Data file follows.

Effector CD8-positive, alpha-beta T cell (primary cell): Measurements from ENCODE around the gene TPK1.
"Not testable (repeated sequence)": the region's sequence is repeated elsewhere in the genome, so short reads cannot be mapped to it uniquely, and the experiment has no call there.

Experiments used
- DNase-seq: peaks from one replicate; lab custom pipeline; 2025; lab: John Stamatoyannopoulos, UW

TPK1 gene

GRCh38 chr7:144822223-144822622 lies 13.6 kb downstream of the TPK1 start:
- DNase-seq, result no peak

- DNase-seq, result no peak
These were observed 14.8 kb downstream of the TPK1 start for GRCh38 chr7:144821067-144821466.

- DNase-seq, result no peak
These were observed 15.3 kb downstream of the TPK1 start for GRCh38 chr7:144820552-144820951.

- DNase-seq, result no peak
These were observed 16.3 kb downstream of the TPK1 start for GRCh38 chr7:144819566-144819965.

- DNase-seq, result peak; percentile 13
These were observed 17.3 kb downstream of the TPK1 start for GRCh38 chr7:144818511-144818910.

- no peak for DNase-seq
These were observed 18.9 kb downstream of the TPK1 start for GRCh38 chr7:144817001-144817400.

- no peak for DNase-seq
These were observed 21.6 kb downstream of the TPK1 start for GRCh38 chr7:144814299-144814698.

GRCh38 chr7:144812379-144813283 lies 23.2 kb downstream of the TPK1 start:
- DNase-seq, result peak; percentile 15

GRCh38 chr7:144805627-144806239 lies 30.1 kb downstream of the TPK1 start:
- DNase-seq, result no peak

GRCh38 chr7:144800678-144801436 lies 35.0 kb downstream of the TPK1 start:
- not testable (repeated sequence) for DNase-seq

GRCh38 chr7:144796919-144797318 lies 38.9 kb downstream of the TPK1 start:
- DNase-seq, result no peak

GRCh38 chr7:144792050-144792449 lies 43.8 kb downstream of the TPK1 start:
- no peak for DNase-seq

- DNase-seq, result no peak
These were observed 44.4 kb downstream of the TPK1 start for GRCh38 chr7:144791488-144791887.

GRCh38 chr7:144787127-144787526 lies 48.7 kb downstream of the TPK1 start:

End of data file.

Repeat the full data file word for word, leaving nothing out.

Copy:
Effector CD8-positive, alpha-beta T cell (primary cell): Measurements from ENCODE around the gene TPK1.
"Not testable (repeated sequence)": the region's sequence is repeated elsewhere in the genome, so short reads cannot be mapped to it uniquely, and the experiment has no call there.

Experiments used
- DNase-seq: peaks from one replicate; lab custom pipeline; 2025; lab: John Stamatoyannopoulos, UW

TPK1 gene

GRCh38 chr7:144822223-144822622 lies 13.6 kb downstream of the TPK1 start:
- DNase-seq, result no peak

- DNase-seq, result no peak
These were observed 14.8 kb downstream of the TPK1 start for GRCh38 chr7:144821067-144821466.

- DNase-seq, result no peak
These were observed 15.3 kb downstream of the TPK1 start for GRCh38 chr7:144820552-144820951.

- DNase-seq, result no peak
These were observed 16.3 kb downstream of the TPK1 start for GRCh38 chr7:144819566-144819965.

- DNase-seq, result peak; percentile 13
These were observed 17.3 kb downstream of the TPK1 start for GRCh38 chr7:144818511-144818910.

- no peak for DNase-seq
These were observed 18.9 kb downstream of the TPK1 start for GRCh38 chr7:144817001-144817400.

- no peak for DNase-seq
These were observed 21.6 kb downstream of the TPK1 start for GRCh38 chr7:144814299-144814698.

GRCh38 chr7:144812379-144813283 lies 23.2 kb downstream of the TPK1 start:
- DNase-seq, result peak; percentile 15

GRCh38 chr7:144805627-144806239 lies 30.1 kb downstream of the TPK1 start:
- DNase-seq, result no peak

GRCh38 chr7:144800678-144801436 lies 35.0 kb downstream of the TPK1 start:
- not testable (repeated sequence) for DNase-seq

GRCh38 chr7:144796919-144797318 lies 38.9 kb downstream of the TPK1 start:
- DNase-seq, result no peak

GRCh38 chr7:144792050-144792449 lies 43.8 kb downstream of the TPK1 start:
- no peak for DNase-seq

- DNase-seq, result no peak
These were observed 44.4 kb downstream of the TPK1 start for GRCh38 chr7:144791488-144791887.

GRCh38 chr7:144787127-144787526 lies 48.7 kb downstream of the TPK1 start: